How & Why People Buy Online – The Science Behind The Trade
There are many misconceptions and myths about why people buy from brands online and why businesses want to sell online. While a few brands stand out on online platforms, we don’t hear others follow suit. Interestingly, there is a science behind this.
At the Bangalore Business Literature Festival, Professor Seema Gupta discussed his new book How People Shop Online – The Psychology Behind Consumer Behavior on a panel with Alap Ghosh, MD Jellyfish India. While Seema provided the science behind online shopping behavior, Alap shared practical tips regarding its app.
We don’t buy just for rational reasons
The human brain has three layers – the reptilian brain followed by the limbic brain and finally the neocortex. As a result, our brains have a distinct way of processing information that we need to consider before arriving at a sales strategy.
Faced with any stimulus, it is the reptilian brain that is triggered first with the fight or flight mode. So the first step for any brand trying to win over a customer is to convince the reptilian brain that we are a safe and correct choice.
It is only after the reptilian brain gives the green light that this limbic section can influence the decision, which is ultimately followed by the neocortex. In other words, most decision making does not follow a rational process.
Besides messaging, this has a huge impact on the design and presentation. The role of packaging, advertising layouts, user interface design or any other area where non-verbal cues can influence the decision maker becomes very important.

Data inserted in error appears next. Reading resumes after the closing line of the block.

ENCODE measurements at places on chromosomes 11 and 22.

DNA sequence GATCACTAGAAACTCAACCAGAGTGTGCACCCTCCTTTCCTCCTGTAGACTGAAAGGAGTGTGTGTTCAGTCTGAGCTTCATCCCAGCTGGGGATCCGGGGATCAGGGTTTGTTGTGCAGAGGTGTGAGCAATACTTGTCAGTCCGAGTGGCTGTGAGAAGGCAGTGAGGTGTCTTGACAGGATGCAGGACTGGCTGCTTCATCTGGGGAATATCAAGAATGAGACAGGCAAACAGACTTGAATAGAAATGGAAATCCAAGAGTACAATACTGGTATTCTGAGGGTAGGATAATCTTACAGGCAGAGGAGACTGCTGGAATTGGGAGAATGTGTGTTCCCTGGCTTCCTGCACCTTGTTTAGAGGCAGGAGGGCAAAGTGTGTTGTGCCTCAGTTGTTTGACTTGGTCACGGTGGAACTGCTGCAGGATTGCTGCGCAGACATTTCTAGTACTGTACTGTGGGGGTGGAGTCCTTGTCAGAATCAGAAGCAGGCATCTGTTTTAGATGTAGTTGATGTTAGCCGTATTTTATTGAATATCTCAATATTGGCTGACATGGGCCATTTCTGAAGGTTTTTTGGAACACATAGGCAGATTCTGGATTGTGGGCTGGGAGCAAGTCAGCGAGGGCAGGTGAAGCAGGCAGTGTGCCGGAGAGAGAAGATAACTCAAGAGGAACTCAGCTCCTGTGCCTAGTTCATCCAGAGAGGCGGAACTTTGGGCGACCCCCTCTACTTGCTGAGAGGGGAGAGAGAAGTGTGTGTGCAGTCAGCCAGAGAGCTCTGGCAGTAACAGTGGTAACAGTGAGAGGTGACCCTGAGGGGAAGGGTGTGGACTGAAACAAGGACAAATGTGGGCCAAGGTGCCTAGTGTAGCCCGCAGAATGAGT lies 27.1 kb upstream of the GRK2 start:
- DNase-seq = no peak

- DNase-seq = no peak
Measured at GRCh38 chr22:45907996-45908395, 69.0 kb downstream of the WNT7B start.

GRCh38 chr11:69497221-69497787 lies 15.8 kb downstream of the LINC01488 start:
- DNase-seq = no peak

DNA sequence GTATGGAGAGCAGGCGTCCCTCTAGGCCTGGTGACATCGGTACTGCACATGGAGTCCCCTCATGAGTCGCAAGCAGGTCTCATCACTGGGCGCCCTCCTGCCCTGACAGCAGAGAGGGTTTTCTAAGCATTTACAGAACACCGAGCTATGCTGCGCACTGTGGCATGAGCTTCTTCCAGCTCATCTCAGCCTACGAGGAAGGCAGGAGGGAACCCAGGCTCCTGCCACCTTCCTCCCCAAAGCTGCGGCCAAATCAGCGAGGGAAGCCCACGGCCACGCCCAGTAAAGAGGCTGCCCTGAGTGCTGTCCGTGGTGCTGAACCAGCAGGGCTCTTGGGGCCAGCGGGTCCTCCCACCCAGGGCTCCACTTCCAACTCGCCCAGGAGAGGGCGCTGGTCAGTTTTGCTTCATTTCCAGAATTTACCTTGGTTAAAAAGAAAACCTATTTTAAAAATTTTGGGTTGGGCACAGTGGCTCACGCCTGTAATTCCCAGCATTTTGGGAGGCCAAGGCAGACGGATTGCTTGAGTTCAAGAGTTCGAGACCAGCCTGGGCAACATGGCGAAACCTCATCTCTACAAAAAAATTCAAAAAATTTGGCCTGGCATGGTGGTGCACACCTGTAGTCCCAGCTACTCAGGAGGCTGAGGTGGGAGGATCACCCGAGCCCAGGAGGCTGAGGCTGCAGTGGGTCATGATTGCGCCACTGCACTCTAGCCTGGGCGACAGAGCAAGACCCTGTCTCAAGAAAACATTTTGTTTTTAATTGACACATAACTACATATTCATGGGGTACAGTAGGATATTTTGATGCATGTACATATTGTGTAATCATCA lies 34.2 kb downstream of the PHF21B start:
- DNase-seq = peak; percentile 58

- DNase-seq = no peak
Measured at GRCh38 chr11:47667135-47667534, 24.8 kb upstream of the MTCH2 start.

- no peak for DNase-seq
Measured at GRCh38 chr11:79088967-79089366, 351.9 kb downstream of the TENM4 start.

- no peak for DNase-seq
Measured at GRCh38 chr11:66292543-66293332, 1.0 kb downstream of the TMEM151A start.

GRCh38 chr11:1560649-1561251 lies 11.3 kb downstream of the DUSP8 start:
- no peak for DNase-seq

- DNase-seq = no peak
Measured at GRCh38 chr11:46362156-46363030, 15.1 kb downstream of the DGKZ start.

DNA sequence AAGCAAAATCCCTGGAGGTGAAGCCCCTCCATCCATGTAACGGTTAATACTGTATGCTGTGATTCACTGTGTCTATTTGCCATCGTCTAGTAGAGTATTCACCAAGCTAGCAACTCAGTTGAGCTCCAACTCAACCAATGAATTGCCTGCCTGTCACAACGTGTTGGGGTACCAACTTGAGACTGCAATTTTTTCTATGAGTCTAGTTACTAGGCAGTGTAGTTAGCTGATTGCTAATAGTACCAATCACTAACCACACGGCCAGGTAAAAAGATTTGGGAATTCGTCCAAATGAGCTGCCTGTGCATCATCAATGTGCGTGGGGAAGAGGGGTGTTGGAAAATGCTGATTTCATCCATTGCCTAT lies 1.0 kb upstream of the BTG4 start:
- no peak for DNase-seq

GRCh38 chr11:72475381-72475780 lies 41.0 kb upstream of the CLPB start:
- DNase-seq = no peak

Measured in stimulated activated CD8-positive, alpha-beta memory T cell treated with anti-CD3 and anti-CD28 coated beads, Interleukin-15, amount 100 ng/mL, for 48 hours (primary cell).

Key to take away: Review brand communication to ensure rational (functional) and emotional benefits are covered. The softer aspects are things like trust, security of credibility, etc. that are communicated through design elements that must be consciously included.
Application case: For a new food brand sold on a crowded online platform, founders will need to focus on attractive packaging as an integral part of their branding strategy as well as distinctive product offerings.
A niche brand that has stood out with bold packaging and a brand history among a large number of low-brand generic offerings is Achariayappa. The name of the brand is intriguing and reassuring about the quality of its products.
Not just discounts
Traditionally, we think of people buying from brick and mortar stores for the whole experience. This includes the ambience of the store, staff interaction, brand offering, and other aspects that make up the sensory experience of walking in a mall or high street store.
Online shopping is seen as a primarily rational decision where we are driven by wide selection, convenience and better prices. But the reality is, people buy for many more reasons, including discovering categories, lack of sales pressure, discreet shipping, social shopping, and even emotional shopping. And brands that focus solely on price and availability may not grow consistently online or create a loyal following – if they don’t learn to layer the emotional aspects.